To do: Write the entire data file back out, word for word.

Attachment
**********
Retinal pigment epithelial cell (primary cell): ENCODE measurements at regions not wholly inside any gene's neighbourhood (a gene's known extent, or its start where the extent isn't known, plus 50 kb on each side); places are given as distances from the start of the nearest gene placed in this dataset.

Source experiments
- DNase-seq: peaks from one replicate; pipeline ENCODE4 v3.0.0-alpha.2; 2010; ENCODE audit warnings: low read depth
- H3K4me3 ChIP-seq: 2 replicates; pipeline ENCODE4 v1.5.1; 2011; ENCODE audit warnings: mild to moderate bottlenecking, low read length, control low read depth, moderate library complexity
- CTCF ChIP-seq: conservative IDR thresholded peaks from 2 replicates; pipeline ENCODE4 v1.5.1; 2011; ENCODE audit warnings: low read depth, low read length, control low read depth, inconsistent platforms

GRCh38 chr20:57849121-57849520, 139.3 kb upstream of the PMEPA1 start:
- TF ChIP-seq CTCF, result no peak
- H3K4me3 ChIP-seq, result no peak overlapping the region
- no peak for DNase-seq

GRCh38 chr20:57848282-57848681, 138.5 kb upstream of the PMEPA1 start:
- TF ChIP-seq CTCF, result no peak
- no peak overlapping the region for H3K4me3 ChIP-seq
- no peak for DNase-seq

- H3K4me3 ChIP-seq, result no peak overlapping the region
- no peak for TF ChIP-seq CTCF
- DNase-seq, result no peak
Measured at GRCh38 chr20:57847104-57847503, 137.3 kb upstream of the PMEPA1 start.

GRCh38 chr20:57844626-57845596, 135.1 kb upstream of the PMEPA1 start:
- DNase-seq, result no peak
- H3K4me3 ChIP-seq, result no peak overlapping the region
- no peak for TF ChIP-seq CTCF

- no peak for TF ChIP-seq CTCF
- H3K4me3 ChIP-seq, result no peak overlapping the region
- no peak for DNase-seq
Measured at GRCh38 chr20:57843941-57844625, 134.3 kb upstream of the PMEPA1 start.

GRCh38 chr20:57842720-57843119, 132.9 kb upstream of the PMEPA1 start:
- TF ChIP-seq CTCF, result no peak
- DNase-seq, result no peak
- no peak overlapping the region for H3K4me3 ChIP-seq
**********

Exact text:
Retinal pigment epithelial cell (primary cell): ENCODE measurements at regions not wholly inside any gene's neighbourhood (a gene's known extent, or its start where the extent isn't known, plus 50 kb on each side); places are given as distances from the start of the nearest gene placed in this dataset.

Source experiments
- DNase-seq: peaks from one replicate; pipeline ENCODE4 v3.0.0-alpha.2; 2010; ENCODE audit warnings: low read depth
- H3K4me3 ChIP-seq: 2 replicates; pipeline ENCODE4 v1.5.1; 2011; ENCODE audit warnings: mild to moderate bottlenecking, low read length, control low read depth, moderate library complexity
- CTCF ChIP-seq: conservative IDR thresholded peaks from 2 replicates; pipeline ENCODE4 v1.5.1; 2011; ENCODE audit warnings: low read depth, low read length, control low read depth, inconsistent platforms

GRCh38 chr20:57849121-57849520, 139.3 kb upstream of the PMEPA1 start:
- TF ChIP-seq CTCF, result no peak
- H3K4me3 ChIP-seq, result no peak overlapping the region
- no peak for DNase-seq

GRCh38 chr20:57848282-57848681, 138.5 kb upstream of the PMEPA1 start:
- TF ChIP-seq CTCF, result no peak
- no peak overlapping the region for H3K4me3 ChIP-seq
- no peak for DNase-seq

- H3K4me3 ChIP-seq, result no peak overlapping the region
- no peak for TF ChIP-seq CTCF
- DNase-seq, result no peak
Measured at GRCh38 chr20:57847104-57847503, 137.3 kb upstream of the PMEPA1 start.

GRCh38 chr20:57844626-57845596, 135.1 kb upstream of the PMEPA1 start:
- DNase-seq, result no peak
- H3K4me3 ChIP-seq, result no peak overlapping the region
- no peak for TF ChIP-seq CTCF

- no peak for TF ChIP-seq CTCF
- H3K4me3 ChIP-seq, result no peak overlapping the region
- no peak for DNase-seq
Measured at GRCh38 chr20:57843941-57844625, 134.3 kb upstream of the PMEPA1 start.

GRCh38 chr20:57842720-57843119, 132.9 kb upstream of the PMEPA1 start:
- TF ChIP-seq CTCF, result no peak
- DNase-seq, result no peak
- no peak overlapping the region for H3K4me3 ChIP-seq